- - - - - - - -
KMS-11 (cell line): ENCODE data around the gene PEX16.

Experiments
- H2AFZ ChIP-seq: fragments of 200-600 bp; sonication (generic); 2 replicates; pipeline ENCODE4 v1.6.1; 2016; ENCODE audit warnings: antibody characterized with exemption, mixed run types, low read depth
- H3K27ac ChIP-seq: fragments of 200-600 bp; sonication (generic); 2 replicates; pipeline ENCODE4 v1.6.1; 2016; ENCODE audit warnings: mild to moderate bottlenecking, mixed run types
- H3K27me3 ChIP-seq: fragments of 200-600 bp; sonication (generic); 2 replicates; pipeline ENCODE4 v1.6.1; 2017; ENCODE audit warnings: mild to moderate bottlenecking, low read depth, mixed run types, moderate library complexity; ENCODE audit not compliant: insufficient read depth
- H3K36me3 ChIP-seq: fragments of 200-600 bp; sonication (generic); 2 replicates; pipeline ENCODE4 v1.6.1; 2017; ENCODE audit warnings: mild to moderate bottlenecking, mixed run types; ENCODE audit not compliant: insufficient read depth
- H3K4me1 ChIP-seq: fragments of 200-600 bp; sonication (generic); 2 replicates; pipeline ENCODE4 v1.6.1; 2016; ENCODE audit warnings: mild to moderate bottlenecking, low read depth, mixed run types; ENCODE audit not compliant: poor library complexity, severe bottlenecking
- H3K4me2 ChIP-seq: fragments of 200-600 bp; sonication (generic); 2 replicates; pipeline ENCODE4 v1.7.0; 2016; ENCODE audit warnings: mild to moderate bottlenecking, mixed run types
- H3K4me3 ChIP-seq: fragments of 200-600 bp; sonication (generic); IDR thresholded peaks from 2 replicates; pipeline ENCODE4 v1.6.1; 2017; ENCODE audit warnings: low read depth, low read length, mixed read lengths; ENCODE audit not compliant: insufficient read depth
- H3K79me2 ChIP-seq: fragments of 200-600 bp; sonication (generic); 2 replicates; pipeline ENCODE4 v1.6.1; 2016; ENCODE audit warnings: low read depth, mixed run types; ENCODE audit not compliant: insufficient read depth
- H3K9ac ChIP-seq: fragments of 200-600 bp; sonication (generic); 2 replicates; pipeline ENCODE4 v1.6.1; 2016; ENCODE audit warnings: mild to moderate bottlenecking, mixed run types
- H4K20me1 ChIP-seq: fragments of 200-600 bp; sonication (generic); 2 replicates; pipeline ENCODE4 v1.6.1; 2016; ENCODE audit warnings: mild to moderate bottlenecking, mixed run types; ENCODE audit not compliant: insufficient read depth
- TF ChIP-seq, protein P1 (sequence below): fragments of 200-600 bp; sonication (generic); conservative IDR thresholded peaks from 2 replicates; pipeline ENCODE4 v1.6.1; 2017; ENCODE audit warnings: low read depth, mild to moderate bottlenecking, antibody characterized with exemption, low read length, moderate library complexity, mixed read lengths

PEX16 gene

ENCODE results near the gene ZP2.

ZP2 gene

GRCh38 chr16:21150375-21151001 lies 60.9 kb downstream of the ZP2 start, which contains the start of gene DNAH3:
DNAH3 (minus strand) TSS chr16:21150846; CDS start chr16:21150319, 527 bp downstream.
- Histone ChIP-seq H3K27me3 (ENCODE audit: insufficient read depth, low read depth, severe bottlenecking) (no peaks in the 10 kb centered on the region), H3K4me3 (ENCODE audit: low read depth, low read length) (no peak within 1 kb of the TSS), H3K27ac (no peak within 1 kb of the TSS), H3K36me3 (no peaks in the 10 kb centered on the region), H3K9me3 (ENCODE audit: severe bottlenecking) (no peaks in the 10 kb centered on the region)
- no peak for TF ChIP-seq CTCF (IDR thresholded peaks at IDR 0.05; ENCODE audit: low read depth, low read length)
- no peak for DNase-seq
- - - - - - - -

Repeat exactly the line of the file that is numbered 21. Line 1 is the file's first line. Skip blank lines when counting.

- no peak for DNase-seq